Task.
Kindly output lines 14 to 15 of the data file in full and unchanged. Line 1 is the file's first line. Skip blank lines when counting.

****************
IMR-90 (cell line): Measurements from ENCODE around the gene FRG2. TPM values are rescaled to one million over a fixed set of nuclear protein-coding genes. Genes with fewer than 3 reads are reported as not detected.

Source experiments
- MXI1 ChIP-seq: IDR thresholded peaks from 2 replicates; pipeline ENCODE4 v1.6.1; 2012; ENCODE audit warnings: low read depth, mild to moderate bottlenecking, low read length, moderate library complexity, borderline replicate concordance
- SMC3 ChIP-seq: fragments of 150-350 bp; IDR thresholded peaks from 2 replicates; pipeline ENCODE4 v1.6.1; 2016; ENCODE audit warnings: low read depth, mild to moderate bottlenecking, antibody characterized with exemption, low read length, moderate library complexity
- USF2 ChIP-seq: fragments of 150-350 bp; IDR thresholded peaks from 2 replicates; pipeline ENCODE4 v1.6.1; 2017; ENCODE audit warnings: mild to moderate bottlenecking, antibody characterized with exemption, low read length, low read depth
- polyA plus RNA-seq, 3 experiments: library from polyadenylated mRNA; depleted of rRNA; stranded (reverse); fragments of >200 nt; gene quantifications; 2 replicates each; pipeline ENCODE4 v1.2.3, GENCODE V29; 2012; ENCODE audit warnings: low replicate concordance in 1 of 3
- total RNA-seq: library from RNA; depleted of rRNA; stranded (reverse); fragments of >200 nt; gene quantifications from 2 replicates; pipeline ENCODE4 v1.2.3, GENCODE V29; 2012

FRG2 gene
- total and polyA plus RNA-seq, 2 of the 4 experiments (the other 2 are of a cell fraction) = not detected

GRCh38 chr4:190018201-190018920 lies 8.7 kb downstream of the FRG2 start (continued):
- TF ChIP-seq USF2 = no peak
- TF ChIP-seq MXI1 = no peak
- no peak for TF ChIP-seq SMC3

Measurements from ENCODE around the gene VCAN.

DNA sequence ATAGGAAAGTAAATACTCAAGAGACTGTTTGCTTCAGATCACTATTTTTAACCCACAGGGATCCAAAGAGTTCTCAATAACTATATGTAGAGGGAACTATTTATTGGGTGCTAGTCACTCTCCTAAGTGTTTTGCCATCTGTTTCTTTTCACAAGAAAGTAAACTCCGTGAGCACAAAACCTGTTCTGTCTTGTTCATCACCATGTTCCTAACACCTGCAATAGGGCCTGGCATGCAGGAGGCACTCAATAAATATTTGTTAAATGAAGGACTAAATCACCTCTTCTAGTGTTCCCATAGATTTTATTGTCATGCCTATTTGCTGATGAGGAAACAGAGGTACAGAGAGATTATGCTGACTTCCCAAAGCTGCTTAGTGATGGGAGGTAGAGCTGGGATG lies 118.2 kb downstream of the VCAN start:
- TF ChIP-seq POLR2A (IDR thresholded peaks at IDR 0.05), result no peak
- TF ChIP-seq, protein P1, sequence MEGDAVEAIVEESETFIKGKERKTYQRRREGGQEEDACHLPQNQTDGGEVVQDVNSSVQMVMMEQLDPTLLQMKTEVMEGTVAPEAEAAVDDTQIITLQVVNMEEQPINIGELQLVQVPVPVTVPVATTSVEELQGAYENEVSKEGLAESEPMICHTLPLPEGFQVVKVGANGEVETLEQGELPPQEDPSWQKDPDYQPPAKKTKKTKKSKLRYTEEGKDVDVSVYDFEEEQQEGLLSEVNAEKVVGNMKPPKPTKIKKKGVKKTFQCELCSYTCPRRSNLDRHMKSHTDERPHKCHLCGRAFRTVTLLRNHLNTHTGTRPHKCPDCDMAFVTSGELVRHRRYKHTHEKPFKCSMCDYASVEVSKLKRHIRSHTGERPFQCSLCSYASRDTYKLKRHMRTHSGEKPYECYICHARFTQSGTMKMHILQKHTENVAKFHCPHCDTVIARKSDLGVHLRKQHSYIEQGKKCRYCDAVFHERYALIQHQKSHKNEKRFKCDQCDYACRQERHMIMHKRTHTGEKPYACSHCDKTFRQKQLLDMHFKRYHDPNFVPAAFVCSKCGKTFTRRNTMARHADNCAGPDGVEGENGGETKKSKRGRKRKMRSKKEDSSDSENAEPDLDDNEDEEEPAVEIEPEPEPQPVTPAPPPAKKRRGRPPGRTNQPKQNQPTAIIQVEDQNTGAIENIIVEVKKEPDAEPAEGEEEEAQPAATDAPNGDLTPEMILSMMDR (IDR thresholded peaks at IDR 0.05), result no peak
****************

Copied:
Measurements from ENCODE around the gene VCAN.

DNA sequence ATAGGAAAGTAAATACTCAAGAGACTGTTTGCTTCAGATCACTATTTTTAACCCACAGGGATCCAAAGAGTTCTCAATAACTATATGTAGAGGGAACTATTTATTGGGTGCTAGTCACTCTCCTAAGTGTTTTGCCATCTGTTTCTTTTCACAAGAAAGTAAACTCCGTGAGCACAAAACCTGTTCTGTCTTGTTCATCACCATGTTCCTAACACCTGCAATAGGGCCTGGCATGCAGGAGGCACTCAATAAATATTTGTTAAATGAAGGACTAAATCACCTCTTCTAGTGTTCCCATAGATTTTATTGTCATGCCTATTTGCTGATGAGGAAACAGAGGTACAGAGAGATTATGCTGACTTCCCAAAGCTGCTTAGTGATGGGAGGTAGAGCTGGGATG lies 118.2 kb downstream of the VCAN start: